Document Type

Conference Proceeding

Publication Date



It is a known fact that polymers and all other materials develop hysteresis heating due to the viscoelastic response or internal friction. The hysteresis or phase lag occurs when cyclic loading is applied leading to the dissipation of mechanical energy. The hysteresis heating is induced by the internal heat generation of the material, which occurs at the molecular level as it is being disturbed cyclically. Understanding the hysteresis heating of the railroad bearing elastomer suspension element during operation is essential to predict its dynamic response and structural integrity, as well as to predict the thermal behavior of the railroad bearing assembly. The main purpose of this ongoing study is to investigate the effect of the internal heat generation in the thermoplastic elastomer suspension element on the thermal behavior of the railroad bearing assembly. This paper presents an experimentally validated finite element thermal model that can be used to obtain temperature distribution maps of complete bearing assemblies in service conditions. The commercial software package ALGOR 20.3™ is used to conduct the thermal finite element analysis. Different internal heating scenarios are simulated with the purpose of determining the bearing suspension element and bearing assembly temperature distributions during normal and abnormal operation conditions. Preliminary results show that a combination of the ambient temperature, bearing temperature, and frequency of loading can produce elastomer pad temperature increases above ambient of up to 125°C when no thermal runway is present. The higher temperature increase occurs at higher loading frequencies such as 50 Hz, thus, allowing the internal heat generation to significantly impact the temperature distribution of the suspension pad. This paper provides several thermal maps depicting normal and abnormal operation conditions and discusses the overall thermal management of the railroad bearing assembly.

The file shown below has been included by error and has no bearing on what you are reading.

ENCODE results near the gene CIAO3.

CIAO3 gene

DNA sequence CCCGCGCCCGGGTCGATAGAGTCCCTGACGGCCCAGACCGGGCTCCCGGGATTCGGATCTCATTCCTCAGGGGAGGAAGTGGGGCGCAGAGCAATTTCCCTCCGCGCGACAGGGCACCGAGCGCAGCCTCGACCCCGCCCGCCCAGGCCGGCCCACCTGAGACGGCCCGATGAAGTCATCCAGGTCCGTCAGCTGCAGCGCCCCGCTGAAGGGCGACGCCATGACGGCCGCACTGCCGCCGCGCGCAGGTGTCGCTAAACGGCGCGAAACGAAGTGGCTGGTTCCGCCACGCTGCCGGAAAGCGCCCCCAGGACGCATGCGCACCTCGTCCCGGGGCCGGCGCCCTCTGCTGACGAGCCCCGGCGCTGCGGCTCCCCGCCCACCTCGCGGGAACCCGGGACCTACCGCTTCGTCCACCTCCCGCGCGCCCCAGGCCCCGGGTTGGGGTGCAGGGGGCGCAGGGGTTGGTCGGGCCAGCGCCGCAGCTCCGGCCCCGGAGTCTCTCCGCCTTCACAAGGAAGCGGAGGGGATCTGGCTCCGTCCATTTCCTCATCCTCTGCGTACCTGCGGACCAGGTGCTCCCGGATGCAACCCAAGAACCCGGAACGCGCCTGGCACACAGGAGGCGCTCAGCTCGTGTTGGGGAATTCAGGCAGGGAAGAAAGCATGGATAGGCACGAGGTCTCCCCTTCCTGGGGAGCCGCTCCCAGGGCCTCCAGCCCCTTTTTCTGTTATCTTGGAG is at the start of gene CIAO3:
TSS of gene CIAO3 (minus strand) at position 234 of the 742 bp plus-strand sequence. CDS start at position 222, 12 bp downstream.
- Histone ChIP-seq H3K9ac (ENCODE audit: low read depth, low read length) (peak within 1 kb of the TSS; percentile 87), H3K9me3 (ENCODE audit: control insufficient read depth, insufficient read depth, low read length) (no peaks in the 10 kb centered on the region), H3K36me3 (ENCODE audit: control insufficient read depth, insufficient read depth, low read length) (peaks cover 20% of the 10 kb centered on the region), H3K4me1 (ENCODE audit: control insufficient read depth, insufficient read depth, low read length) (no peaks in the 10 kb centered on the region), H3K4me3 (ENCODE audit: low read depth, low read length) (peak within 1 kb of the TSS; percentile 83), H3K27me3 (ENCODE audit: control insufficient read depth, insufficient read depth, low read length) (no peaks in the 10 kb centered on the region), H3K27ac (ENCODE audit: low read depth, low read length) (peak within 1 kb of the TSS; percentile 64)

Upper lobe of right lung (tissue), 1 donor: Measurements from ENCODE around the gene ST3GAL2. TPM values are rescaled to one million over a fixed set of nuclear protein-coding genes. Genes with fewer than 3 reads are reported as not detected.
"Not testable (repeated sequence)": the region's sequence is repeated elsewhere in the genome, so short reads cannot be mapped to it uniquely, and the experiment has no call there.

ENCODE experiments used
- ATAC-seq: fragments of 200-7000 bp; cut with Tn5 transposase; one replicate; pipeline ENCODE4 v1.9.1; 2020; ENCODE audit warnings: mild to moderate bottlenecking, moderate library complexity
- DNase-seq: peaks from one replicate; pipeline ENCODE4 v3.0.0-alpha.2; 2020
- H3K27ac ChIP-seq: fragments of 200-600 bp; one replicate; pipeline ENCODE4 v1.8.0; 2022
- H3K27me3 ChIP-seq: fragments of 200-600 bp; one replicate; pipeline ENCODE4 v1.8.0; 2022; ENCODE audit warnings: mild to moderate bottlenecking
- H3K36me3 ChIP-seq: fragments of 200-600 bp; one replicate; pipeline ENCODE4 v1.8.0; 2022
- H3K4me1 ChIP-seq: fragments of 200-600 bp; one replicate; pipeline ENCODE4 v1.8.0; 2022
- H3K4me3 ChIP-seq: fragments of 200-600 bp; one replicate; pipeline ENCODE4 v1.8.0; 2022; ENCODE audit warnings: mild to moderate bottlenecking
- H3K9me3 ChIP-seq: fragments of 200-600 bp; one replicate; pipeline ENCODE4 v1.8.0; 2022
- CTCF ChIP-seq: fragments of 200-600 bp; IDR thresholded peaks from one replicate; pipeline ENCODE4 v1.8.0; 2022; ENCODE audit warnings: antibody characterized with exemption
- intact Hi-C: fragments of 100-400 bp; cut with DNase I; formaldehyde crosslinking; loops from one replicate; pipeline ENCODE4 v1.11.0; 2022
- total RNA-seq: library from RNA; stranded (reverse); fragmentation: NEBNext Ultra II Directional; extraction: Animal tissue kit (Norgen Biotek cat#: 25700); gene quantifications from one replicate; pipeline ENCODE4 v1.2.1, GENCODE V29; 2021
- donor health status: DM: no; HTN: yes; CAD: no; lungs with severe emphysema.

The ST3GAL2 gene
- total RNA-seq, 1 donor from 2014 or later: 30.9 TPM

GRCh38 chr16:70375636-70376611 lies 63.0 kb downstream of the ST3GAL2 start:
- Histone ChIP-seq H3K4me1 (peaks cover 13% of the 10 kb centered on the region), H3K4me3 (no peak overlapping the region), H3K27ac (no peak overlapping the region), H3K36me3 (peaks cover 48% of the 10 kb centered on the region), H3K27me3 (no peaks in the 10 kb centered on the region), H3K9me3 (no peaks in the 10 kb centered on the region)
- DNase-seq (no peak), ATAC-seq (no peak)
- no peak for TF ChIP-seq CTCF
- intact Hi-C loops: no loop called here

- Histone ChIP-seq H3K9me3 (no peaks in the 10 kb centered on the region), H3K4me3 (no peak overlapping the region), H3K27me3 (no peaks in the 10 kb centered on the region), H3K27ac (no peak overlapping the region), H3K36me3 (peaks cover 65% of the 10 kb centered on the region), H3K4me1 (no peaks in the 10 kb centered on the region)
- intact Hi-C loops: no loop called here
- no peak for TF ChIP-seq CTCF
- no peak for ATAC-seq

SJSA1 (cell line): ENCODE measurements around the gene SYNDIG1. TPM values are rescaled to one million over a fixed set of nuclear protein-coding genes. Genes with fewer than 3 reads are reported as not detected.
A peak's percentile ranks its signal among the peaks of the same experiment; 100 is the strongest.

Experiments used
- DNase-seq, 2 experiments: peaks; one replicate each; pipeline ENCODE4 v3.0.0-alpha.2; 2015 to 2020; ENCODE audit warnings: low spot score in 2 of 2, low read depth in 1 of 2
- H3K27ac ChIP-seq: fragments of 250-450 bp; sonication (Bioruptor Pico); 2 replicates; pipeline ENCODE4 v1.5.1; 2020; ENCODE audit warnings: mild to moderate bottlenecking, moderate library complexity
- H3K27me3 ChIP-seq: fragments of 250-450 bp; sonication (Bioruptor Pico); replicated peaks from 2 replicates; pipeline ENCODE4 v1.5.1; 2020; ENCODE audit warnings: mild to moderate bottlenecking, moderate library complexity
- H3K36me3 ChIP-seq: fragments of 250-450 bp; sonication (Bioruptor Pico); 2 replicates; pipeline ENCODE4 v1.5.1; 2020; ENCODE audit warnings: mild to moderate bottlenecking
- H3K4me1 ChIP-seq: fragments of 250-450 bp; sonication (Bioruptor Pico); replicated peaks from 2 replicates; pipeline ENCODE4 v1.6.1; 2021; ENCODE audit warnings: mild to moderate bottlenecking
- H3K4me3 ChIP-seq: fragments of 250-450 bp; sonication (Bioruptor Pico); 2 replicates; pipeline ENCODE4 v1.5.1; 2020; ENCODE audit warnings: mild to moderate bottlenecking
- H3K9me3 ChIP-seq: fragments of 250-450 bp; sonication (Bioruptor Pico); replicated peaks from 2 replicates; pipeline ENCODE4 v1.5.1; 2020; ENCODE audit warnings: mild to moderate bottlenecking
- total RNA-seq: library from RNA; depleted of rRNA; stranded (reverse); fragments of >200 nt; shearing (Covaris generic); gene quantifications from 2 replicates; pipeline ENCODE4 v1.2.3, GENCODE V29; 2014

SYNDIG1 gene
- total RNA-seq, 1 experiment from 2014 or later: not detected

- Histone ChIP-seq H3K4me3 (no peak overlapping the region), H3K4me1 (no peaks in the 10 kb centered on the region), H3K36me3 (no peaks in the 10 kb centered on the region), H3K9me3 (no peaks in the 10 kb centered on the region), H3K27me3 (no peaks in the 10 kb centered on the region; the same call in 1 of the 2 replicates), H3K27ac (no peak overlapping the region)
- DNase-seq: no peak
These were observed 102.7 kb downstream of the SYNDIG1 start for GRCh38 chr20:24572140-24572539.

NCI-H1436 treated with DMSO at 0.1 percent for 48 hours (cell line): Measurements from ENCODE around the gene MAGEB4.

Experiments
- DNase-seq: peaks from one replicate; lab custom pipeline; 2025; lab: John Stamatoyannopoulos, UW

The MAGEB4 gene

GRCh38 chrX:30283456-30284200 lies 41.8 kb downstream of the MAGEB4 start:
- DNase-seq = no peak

Copyright © 2018 by ASME. Original published version available at

Publication Title

Proceedings of the 2018 Joint Rail Conference





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